Subprime Mortgage Crisis Targeted by RIT Consumer Finance Expert Robert Manning

“Double financial bubble” looming large for middle-income communities, explains author

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America is facing the financial consequences of a “double bubble” where falling housing prices and bloated mortgage payments are squeezing consumers burdened with record household debt.

—Robert D. Manning, Center for Consumer Financial Services
RIT’s E. Philip Saunders College of Business

Robert D. Manning, author of Credit Card Nation and frequent expert witness before U.S. Congressional Committees, is available to discuss his “double financial bubble” argument and the next phase of the subprime mortgage crisis, which he predicts will beset middle- and upper middle-income communities in one-and-a-half to two years.

Manning is a leading critic of the nation’s financial services industry and research professor and director of the Center for Consumer Financial Services at E. Philip Saunders College of Business, Rochester Institute of Technology.

As Manning explains, the Federal Reserve and government regulators have contributed to this perilous situation, and he recommends pro-active strategies where local communities get involved during the often-lengthy foreclosure process to help save these communities before the foreclosure and bankruptcy waves become overwhelming.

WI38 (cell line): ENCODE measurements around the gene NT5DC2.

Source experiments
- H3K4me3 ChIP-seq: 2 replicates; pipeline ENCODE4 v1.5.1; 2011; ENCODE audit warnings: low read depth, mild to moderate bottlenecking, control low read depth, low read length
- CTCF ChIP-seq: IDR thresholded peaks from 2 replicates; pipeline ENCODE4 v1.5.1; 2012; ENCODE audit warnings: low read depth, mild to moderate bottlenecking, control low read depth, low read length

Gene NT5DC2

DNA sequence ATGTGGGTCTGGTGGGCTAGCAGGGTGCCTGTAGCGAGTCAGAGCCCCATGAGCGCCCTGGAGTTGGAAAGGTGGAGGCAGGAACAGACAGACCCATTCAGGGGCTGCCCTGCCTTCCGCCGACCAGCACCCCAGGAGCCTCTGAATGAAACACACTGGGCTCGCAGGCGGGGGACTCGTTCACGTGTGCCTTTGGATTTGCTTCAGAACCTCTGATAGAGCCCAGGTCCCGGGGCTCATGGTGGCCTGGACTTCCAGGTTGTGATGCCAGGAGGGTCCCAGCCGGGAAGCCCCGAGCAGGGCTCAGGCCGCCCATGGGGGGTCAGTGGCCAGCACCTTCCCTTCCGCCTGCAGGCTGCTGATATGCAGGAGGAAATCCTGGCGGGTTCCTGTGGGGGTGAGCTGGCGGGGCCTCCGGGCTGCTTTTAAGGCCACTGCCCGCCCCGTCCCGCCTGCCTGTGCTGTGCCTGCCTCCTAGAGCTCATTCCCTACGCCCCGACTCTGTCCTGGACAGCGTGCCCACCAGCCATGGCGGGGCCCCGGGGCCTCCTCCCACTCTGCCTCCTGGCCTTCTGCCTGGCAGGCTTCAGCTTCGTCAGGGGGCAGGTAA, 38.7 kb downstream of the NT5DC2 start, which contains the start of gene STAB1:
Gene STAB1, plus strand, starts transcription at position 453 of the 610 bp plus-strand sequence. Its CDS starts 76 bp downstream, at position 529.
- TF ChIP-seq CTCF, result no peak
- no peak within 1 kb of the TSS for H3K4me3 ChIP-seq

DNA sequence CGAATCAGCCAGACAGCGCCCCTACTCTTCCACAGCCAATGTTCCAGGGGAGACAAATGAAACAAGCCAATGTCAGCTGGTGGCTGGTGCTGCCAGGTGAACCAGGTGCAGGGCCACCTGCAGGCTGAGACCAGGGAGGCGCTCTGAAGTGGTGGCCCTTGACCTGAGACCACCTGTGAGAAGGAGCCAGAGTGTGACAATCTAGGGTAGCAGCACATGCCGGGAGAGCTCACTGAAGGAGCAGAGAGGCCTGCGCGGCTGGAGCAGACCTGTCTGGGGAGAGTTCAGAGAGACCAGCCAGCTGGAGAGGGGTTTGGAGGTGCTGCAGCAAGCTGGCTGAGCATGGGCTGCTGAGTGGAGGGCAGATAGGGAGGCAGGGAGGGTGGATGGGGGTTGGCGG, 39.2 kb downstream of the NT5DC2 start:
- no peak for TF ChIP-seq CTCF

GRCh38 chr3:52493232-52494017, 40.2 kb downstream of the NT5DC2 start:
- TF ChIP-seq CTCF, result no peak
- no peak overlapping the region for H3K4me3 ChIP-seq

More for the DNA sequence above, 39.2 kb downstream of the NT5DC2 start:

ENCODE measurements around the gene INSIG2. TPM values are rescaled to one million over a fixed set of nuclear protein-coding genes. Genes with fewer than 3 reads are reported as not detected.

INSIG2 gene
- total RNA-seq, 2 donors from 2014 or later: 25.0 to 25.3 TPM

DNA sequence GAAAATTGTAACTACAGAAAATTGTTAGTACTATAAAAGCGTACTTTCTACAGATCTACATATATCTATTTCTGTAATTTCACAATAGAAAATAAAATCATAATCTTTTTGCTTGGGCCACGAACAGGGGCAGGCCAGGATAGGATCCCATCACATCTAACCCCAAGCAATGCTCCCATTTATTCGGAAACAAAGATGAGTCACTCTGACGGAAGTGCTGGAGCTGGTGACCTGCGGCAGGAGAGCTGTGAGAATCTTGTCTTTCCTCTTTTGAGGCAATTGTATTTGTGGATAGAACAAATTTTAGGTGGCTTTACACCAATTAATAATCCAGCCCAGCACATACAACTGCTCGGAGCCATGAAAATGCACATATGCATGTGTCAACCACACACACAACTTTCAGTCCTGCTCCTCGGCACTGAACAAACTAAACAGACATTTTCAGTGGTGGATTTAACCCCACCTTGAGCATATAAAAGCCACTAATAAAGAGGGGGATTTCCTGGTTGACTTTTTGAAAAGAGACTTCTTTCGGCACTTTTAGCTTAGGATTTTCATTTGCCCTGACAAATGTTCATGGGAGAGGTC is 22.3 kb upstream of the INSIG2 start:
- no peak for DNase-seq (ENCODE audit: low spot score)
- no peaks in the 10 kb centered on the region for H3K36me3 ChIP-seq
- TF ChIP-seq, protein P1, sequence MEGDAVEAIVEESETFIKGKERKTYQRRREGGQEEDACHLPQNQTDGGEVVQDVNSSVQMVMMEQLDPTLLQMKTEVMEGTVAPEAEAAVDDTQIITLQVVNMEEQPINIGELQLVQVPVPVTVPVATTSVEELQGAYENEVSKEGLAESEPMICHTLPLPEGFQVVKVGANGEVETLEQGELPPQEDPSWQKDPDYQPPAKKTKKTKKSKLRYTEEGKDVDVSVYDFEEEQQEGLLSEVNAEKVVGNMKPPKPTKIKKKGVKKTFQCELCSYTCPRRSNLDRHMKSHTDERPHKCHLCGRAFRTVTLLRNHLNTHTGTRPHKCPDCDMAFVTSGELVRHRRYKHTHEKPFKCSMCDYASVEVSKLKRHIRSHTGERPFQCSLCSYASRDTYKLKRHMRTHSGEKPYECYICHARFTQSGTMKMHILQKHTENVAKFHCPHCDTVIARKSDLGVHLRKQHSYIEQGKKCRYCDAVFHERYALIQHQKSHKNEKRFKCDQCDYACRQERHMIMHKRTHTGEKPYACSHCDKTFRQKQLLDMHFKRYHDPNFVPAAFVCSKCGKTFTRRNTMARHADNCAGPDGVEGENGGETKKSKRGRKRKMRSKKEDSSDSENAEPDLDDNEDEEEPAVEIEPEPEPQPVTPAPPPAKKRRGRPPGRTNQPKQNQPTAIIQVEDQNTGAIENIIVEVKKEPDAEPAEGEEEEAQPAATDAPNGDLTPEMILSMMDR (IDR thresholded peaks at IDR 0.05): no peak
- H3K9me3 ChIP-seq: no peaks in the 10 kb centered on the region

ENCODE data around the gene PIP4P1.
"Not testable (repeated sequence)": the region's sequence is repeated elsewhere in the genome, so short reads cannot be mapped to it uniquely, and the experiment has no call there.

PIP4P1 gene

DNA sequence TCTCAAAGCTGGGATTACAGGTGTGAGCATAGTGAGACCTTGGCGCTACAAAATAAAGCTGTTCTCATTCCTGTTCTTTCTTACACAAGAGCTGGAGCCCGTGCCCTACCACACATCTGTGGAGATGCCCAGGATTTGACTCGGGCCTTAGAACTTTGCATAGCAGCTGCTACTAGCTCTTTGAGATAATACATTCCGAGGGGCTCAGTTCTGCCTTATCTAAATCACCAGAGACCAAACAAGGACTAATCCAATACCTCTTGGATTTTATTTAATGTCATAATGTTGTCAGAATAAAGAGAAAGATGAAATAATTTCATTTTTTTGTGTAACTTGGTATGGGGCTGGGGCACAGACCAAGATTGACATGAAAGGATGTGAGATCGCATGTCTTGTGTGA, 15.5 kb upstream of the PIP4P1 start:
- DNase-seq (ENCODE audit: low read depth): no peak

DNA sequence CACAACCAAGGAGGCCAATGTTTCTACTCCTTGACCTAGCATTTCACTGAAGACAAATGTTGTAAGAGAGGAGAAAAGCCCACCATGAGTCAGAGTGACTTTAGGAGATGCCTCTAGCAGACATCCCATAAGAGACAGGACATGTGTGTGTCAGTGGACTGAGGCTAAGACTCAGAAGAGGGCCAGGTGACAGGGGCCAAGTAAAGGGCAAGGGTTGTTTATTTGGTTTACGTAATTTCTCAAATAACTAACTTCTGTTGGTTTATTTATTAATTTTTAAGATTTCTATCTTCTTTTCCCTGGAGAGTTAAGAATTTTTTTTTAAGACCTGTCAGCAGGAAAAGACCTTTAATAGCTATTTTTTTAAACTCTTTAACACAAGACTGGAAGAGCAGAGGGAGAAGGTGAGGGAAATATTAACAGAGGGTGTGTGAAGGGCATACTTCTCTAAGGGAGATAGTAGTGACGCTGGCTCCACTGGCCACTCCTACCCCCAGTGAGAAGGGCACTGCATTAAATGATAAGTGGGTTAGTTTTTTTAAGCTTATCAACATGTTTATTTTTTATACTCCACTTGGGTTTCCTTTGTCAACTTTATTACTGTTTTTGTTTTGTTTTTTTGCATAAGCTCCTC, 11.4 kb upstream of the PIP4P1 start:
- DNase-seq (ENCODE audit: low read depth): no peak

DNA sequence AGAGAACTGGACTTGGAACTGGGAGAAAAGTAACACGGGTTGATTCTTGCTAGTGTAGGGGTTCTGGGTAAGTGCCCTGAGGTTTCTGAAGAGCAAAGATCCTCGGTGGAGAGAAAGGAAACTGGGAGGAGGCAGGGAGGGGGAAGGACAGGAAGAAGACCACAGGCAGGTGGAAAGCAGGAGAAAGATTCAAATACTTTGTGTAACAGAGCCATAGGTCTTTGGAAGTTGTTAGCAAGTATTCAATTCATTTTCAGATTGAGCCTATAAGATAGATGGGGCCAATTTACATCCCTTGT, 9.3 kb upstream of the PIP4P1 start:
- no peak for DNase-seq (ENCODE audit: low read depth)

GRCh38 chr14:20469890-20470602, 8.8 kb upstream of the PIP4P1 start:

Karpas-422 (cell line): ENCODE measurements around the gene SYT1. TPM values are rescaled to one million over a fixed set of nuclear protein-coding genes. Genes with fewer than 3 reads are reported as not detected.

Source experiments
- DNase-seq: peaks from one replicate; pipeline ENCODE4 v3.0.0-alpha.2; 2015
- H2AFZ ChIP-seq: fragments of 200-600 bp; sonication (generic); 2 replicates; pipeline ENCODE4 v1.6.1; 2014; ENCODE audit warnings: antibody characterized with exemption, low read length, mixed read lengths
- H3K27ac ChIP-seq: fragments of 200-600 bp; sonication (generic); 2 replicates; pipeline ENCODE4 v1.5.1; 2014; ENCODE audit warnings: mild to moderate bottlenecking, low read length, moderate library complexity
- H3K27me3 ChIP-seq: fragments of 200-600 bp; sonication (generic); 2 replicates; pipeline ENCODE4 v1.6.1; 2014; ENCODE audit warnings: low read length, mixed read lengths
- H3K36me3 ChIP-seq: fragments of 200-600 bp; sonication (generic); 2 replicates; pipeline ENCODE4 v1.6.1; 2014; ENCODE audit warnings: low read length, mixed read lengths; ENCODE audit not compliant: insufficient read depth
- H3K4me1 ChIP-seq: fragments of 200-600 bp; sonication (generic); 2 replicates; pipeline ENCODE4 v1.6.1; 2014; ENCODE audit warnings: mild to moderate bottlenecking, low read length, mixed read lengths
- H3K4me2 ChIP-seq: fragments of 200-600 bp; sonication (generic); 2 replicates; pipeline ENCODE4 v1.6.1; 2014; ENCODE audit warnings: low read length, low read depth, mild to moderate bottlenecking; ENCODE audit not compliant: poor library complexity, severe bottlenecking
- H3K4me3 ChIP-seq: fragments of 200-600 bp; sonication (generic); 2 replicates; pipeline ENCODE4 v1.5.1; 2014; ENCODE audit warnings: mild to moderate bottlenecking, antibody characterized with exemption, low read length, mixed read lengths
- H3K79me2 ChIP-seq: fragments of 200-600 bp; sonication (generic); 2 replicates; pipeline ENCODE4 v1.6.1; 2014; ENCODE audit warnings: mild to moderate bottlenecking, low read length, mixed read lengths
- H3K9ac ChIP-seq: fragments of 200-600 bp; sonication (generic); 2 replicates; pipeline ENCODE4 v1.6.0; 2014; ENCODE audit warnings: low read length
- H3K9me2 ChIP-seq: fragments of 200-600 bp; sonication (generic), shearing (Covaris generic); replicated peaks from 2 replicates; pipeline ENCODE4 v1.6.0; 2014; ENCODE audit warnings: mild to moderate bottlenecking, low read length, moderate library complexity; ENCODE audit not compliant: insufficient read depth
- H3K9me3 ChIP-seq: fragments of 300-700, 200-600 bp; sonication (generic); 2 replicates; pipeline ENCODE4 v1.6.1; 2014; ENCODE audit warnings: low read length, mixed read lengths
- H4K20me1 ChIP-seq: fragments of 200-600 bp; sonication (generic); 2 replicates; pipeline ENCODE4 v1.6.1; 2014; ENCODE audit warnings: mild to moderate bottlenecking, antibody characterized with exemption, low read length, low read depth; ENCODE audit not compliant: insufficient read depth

Manning also addresses how Wall Street created this problem by including the aggressive investments of 8,000 unregulated hedge funds.

Furthermore, Manning is available to discuss the increasing importance of consumer debt and deregulated financial services to the U.S. economy and proposed policies that will be debated during the 2008 presidential election.

Manning is featured in the 2006 hard-hitting documentary “In Debt We Trust: America Before the Bubble Bursts,” where he also served as the film’s editorial advisor.

Rochester Institute of Technology is internationally recognized as a leader in computing, engineering, imaging technology, fine and applied arts, and education of the deaf. More than 15,500 full and part-time students are enrolled in RIT’s 340-career-oreinted and professional programs, and its cooperative education program is one of the oldest and largest in the nation.

One of eight colleges at RIT, the E. Philip Saunders College of Business is accredited by the Association to Advance Collegiate Schools of Business International (AACSB International) and enrolls more than 1,200 undergraduate and graduate students. In fall 2007, the college created an academic major for incoming students in its newly established Center for Consumer Financial Services.